By Pension and Benefits Editorial Staff
The IRS has issued final regulations to update the life expectancy and distribution period tables under the required minimum distribution (RMD) rules. The tables reflect the general increase in life expectancy. The regulations are effective November 12, 2020. The tables apply for distribution calendar years beginning on or after January 1, 2022, with transition relief.
RMDs. RMDs apply to qualified plans, including 401(k) plans and profit-sharing plans. They also apply to IRAs (including SEP and SIMPLE IRAs), inherited Roth IRAs, tax sheltered annuity plans, and eligible deferred compensation plans.
In general, RMDs must begin for the year the individual reaches age 72. An RMD for a calendar year is determined by dividing the participant’s account balance by the applicable distribution period. Distribution periods are based on life expectancies. They are found in one of three tables, depending on the circumstances.
RMD tables for lifetimes and distribution periods. During the employee’s lifetime (including year of death), the applicable distribution period is determined by the Uniform Lifetime Table. The figures in that table are the joint and last survivor life expectancy for the employee and a hypothetical beneficiary ten years younger.
If an employee’s sole beneficiary is the employee’s surviving spouse and the spouse is more than ten years younger than the employee, then the applicable distribution period is the joint and last survivor life expectancy of the employee and spouse under the Joint and Last Survivor Table.
After the employee’s death, the distribution period is generally based on the designated beneficiary’s age using the Single Life Expectancy Table.
Effect of updated tables. The life expectancy and distribution period tables in the final regulations have been developed based on mortality rates for 2022. These mortality rates were derived by applying mortality improvement through 2022 to the mortality rates from the experience tables used to develop the 2012 Individual Annuity Mortality Basic Tables (which are the most recent individual annuity mortality tables). The mortality table in these regulations was developed by blending the resulting separate mortality rates for males and females using a fixed 50 percent male/50 percent female blend.
The life expectancy tables and applicable distribution period tables in the updated regulations generally reflect longer life expectancies than those provided in the prior tables. Distribution periods under the new regulations generally increase between one and two years. For example, a 72-year-old IRA owner who applied the prior Uniform Lifetime Table to calculate required minimum distributions used a life expectancy of 25.6 years. Applying the new Uniform Lifetime Table, a 72-year-old IRA owner will use a life expectancy of 27.4 years to calculate required minimum distributions. As another example, a 75-year-old surviving spouse who is the employee’s sole beneficiary and applied the prior Single Life Table to compute required minimum distributions used a life expectancy of 13.4 years. Under these regulations, a 75-year-old surviving spouse will use a life expectancy of 14.8 years.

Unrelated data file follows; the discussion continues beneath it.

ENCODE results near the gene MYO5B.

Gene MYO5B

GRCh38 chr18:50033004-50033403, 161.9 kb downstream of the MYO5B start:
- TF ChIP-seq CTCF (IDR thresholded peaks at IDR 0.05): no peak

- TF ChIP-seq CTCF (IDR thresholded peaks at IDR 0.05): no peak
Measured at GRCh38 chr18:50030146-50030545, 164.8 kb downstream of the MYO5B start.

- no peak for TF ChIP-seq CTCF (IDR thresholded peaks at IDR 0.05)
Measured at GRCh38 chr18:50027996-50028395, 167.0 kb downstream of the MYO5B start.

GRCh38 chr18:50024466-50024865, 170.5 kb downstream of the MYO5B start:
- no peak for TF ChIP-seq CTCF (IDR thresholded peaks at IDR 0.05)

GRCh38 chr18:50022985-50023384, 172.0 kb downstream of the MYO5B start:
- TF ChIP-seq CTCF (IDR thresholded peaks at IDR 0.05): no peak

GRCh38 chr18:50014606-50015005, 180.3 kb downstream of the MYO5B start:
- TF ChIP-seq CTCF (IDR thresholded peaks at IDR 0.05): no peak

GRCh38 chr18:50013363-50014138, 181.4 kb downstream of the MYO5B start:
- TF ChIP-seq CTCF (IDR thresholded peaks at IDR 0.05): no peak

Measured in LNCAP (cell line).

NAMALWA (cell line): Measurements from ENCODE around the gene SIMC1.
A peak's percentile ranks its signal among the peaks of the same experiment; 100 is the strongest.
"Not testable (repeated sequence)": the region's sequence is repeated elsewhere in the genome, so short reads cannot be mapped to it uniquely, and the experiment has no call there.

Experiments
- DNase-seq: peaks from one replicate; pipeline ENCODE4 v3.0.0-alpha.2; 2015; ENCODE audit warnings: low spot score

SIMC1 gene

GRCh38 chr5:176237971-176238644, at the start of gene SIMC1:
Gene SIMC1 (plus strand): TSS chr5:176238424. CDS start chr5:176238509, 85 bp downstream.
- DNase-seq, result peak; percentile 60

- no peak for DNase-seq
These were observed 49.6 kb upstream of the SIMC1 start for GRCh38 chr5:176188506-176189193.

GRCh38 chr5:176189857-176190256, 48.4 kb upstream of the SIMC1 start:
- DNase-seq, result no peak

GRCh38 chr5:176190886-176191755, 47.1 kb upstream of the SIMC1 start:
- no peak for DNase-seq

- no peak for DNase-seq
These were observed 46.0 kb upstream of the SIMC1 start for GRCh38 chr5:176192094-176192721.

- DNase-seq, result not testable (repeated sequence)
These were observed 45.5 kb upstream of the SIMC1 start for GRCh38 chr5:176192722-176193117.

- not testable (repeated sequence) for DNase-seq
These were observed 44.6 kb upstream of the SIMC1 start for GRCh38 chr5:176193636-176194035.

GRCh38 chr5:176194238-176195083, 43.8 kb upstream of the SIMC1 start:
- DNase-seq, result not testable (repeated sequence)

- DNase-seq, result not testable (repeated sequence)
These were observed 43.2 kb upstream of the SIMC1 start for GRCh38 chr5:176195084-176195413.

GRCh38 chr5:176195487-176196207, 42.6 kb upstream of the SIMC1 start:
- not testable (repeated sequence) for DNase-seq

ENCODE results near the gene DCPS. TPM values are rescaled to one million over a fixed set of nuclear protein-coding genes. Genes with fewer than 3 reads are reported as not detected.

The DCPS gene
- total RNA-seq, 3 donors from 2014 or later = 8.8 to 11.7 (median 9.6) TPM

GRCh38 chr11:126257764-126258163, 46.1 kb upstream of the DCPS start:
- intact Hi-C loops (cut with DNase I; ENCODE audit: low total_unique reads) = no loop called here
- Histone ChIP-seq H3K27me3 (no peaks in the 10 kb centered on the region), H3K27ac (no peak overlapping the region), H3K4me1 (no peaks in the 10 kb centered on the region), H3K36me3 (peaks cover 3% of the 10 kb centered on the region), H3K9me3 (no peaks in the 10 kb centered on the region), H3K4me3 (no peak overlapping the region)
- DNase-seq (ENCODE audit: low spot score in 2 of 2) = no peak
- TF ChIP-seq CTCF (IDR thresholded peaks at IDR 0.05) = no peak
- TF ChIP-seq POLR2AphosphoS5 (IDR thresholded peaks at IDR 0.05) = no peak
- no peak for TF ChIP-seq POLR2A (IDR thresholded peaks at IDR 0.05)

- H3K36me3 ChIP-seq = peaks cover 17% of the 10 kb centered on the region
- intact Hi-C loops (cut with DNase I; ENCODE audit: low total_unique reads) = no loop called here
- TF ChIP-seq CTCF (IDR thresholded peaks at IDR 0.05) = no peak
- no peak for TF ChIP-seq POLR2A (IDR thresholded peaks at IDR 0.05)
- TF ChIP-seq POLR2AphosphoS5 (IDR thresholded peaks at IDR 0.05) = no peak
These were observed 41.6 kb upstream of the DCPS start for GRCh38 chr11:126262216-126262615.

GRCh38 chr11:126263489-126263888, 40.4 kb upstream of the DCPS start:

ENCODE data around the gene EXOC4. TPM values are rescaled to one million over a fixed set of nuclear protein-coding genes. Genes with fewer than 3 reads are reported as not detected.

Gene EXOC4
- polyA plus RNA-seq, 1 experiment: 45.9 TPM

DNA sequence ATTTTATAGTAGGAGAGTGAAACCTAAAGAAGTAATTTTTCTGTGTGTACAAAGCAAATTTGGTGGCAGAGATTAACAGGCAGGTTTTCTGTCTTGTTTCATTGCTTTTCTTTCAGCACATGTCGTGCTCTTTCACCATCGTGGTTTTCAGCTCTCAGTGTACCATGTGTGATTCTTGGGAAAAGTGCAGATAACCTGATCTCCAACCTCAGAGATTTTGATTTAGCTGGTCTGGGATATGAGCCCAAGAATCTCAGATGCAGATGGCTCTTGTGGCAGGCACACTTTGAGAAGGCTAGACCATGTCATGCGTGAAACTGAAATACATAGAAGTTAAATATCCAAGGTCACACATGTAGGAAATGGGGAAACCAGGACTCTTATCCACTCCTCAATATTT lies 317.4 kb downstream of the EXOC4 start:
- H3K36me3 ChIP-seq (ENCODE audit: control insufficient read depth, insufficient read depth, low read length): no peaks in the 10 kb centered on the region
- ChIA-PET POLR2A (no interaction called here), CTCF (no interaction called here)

Retirees and beneficiaries will be able to withdraw slightly smaller amounts from their plans each year. They could leave amounts in tax-favored retirement accounts for a slightly longer period of time, to account for the possibility that they may live longer.
The prior life expectancy tables in formerly applicable IRS Reg. §1.401(a)(9)-9 are used in several numerical examples in IRS Reg. §1.401(a)(9)-6, Q&A-14(f) that illustrate the availability of the exception described in IRS Reg. §1.401(a)(9)-6, Q&A-14(c) (regarding certain increasing payments under insurance company annuity contracts). The updated final regulations do not include revisions to these examples to reflect the life expectancy tables in these regulations. However, the IRS expects that the examples will be updated as part of the broader update of the regulations under Code Sec. 401(a)(9) to take into account the Setting Every Community Up for Retirement Enhancement Act (SECURE Act).
Future updates. The IRS notes that the final regulations do not provide for automatic updates to the life expectancy and distribution period tables. The IRS currently anticipates that it will review the tables at the earlier of: (1) ten years or (2) whenever a new study of individual annuity mortality experience is published.
Applicability date. The life expectancy tables and Uniform Lifetime Table under these regulations apply for distribution calendar years beginning on or after January 1, 2022. Thus, for example, for an IRA owner who attained age 70.5 in February of 2020 (so that the individual attains age 72 in August of 2021 and the individual’s required beginning date is April 1, 2022), these regulations do not apply to the minimum required distribution for the individual’s 2021 distribution calendar year (which is due April 1, 2022) but will apply to the minimum required distribution for the individual’s 2022 distribution calendar year (which is due December 31, 2022).
These regulations include a transition rule that applies if an employee died before January 1, 2022, and, under the rules of IRS Reg. §1.401(a)(9)-5, the distribution period that applies for calendar years following the calendar year of the employee’s death is equal to a single life expectancy calculated as of the calendar year of the employee’s death (or if applicable, the year after the employee’s death), reduced by one for each subsequent year.
Source: T.D. 9930, 85 FR 72472.
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